Avoid placing the cutting where it will receive direct sunlight as direct sunlight can damage the leaves and heat up the water and damage the new roots.
5. Change the water every 3 to 5 days or anytime it looks discolored or cloudy
Keeping the water changed is important as the roots and stem can decay if the water gets stagnant. Changing the water ensures the water has enough oxygen for roots to sprout and grow.
6. Pot the cutting in soil when the roots are 2 to 4 inches long
Many Monstera lovers prefer to pot their Monstera plants in Monstera potting mix, but they can be grown in water if you prefer.
Can Monstera water propagation lead to root rot?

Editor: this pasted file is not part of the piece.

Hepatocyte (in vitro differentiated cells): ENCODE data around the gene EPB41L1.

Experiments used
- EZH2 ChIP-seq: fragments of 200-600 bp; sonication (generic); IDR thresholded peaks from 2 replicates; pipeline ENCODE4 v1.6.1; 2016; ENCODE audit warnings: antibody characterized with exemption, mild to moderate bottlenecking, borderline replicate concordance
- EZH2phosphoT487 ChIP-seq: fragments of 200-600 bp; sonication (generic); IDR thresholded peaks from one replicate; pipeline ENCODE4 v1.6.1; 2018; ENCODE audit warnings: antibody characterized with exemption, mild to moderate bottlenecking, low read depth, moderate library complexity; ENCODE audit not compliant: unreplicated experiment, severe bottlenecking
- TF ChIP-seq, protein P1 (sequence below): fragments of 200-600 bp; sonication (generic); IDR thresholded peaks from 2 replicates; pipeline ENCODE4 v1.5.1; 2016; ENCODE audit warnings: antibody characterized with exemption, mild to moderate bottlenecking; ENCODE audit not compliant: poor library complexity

The roots of a Monstera plant can rot in the water if it gets stagnant or is not changed to give the cutting the oxygen it needs. Stems are also susceptible to rotting when left unattended in a glass of water.
However, true root rot is a disease often caused by wet or soggy soil. Fungi that thrive in wet soil can attack the roots and turn them to mush.
There is no reason to think a Monstera cutting rooted in water is more susceptible to root rot in the soil, as long as it is healthy when you pot it, you use fresh potting mix, and you do not overwater the Monstera.
Does Monstera grow faster in water?
A Monstera will not grow faster in water at first. Instead, many show delayed growth for several months as they adjust to their aquatic environment. However, once they mature, a Monstera grown in water and one grown in soil tend to grow at a similar rate.
That said, this isn’t a universally held opinion, with some actually saying that this isn’t true. As such, it’s probably safer to assume that a Monstera grown in water will definitely grow…but if you also have one in soil, it’s perfectly normal for them to grow at different rates.